Standing Female Figure (Tulume)
Arts of Africa
ART OF THE BODY
These five artworks from throughout Africa display the range of approaches artists have taken to figural representation. They prove that the Western tradition of naturalism—depicting the body precisely as observed in life—is not even remotely the only possibility open to an artist.
The Mossi mask celebrates the female form. While it is not an exact replica of the body, the proportions are relatively balanced.
The Yoruba tapper, used with a board to draw images during divinations, was carved with more exaggerated proportions, owing to both the shape of the ivory from which it was carved and the functional requirements of the object.
The Fang figure has primarily been reduced to a series of cylinders and circles. The legs and hips are conceived as the intersection of two perpendicular cylinders, echoing the cylindrical reliquary box on which the figure sat.
The small Nsapo-Nsapo work and the Salampasu figure take the abstraction of the human form even further by greatly exaggerating the proportions. The Nsapo-Nsapo figure’s thin, extended arms and the Salampasu sculpture’s outthrust chest and flexed shoulders suggest different emotional states for these two protective figures—a tense anxiety, perhaps, in one and a tense readiness in the other.
late 19th century
14 3/16 x 4 5/16 x 3 9/16 in. (36 x 11 x 9 cm) (show scale)
This item is not on view
By exchange and Designated Purchase Fund
You may download and use Brooklyn Museum images of this three-dimensional work in accordance with a Creative Commons license
. Fair use, as understood under the United States Copyright Act, may also apply.
Please include caption information from this page and credit the Brooklyn Museum. If you need a high resolution file, please fill out our online application form
For further information about copyright, we recommend resources at the United States Library of Congress
, Cornell University
, Copyright and Cultural Institutions: Guidelines for U.S. Libraries, Archives, and Museums
, and Copyright Watch
For more information about the Museum's rights project, including how rights types are assigned, please see our blog posts on copyright
If you have any information regarding this work and rights to it, please contact firstname.lastname@example.org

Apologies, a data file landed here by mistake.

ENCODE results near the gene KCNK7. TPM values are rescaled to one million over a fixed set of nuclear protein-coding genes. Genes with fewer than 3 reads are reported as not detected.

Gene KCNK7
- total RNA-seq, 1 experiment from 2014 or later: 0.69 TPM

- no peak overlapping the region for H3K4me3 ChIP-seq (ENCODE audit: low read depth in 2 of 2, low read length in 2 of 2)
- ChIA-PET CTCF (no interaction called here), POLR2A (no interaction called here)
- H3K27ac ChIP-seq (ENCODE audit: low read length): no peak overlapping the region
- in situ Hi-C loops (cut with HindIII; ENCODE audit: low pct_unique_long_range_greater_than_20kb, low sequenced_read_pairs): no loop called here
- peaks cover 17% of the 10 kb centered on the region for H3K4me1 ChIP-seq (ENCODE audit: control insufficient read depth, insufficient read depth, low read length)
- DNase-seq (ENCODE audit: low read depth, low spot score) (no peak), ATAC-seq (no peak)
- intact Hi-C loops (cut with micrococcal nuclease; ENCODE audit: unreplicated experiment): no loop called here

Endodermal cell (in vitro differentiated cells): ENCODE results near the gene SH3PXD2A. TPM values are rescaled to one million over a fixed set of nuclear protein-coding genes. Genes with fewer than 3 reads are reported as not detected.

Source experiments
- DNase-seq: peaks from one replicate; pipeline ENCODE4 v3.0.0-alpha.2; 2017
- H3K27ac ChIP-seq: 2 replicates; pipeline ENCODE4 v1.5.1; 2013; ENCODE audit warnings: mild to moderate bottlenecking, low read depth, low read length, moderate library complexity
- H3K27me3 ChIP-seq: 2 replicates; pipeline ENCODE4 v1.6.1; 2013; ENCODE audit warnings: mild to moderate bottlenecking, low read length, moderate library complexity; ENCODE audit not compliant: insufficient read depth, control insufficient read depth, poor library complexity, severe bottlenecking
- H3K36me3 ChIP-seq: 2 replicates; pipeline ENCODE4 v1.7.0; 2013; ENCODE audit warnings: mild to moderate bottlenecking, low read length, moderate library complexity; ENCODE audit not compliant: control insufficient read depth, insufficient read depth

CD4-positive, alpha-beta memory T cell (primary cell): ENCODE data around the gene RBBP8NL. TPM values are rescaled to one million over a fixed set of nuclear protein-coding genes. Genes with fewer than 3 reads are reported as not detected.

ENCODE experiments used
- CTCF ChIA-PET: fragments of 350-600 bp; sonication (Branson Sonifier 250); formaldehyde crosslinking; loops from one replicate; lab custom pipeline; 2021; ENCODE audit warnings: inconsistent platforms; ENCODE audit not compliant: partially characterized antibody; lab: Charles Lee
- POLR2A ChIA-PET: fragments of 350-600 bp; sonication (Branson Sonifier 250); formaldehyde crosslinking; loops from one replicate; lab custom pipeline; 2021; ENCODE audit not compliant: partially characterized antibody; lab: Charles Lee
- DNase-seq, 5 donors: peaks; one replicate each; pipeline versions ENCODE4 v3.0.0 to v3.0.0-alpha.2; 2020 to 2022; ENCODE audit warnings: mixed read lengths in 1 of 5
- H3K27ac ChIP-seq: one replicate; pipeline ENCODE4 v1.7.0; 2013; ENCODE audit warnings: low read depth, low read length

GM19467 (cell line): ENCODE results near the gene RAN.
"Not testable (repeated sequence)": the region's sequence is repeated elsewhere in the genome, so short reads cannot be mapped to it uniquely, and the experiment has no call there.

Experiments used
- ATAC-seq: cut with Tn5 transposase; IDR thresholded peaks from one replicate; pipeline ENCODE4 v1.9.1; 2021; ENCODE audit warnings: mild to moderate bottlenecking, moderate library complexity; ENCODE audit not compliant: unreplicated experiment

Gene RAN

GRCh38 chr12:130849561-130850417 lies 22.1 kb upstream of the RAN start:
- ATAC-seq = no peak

Salampasu. Standing Female Figure (Tulume), late 19th century. Wood, pigment, 14 3/16 x 4 5/16 x 3 9/16 in. (36 x 11 x 9 cm). Brooklyn Museum, By exchange and Designated Purchase Fund, 74.32. Creative Commons-BY (Photo: Brooklyn Museum, 74.32.jpg)
overall, 74.32.jpg. Brooklyn Museum photograph
"CUR" at the beginning of an image file name means that the image was created by a curatorial staff member. These study images may be digital point-and-shoot photographs, when we don\'t yet have high-quality studio photography, or they may be scans of older negatives, slides, or photographic prints, providing historical documentation of the object.
Standing wooden female figure with downward pointing breasts, a pointed navel, and bent arms hanging free from the sides of the torso. Hips and legs are exaggerated in form. Its headdress is conical in shape with circular indentations. A strip of white paint covers the eyes. A heavily encrusted patina covers the surface of the figure. CONDITION: A thin check runs from the top of the headdress through the forehead to the right eye. Another runs from the left side of the abdomen to the top of the left leg. There is a hole in the stomach near the right breast. There are two checks on the right side of the face and one through the back near the right shoulder. Both feet have been broken off at the instep. A wooden dowel from the base remains in the broken portion of the right foot. Two splinters of wood remain from the break. Small amounts of patination were removed by the rough tissue paper packing. A heavily encrusted patina covers the surface of the figure.Photographs have been taken of the above break and packing after the box was opened. Piece repaired by Conservation Dept. 5/74.
Not every record you will find here is complete. More information is available for some works than for others, and some entries have been updated more recently. Records are frequently reviewed and revised, and we welcome
any additional information you might have.